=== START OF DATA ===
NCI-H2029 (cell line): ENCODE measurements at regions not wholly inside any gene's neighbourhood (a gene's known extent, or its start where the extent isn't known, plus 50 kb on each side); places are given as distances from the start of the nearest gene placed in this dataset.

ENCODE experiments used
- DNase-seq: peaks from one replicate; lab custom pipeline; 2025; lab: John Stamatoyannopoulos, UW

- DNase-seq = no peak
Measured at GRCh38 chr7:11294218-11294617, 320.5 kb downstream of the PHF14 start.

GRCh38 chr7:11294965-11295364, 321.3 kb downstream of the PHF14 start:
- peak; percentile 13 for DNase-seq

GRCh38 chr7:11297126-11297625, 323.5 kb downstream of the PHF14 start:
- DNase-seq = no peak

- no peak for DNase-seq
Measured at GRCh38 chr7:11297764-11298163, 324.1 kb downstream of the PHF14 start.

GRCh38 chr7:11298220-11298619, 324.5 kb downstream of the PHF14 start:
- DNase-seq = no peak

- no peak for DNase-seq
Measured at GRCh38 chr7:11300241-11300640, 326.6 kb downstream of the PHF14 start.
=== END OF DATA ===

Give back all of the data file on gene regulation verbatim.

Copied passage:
NCI-H2029 (cell line): ENCODE measurements at regions not wholly inside any gene's neighbourhood (a gene's known extent, or its start where the extent isn't known, plus 50 kb on each side); places are given as distances from the start of the nearest gene placed in this dataset.

ENCODE experiments used
- DNase-seq: peaks from one replicate; lab custom pipeline; 2025; lab: John Stamatoyannopoulos, UW

- DNase-seq = no peak
Measured at GRCh38 chr7:11294218-11294617, 320.5 kb downstream of the PHF14 start.

GRCh38 chr7:11294965-11295364, 321.3 kb downstream of the PHF14 start:
- peak; percentile 13 for DNase-seq

GRCh38 chr7:11297126-11297625, 323.5 kb downstream of the PHF14 start:
- DNase-seq = no peak

- no peak for DNase-seq
Measured at GRCh38 chr7:11297764-11298163, 324.1 kb downstream of the PHF14 start.

GRCh38 chr7:11298220-11298619, 324.5 kb downstream of the PHF14 start:
- DNase-seq = no peak

- no peak for DNase-seq
Measured at GRCh38 chr7:11300241-11300640, 326.6 kb downstream of the PHF14 start.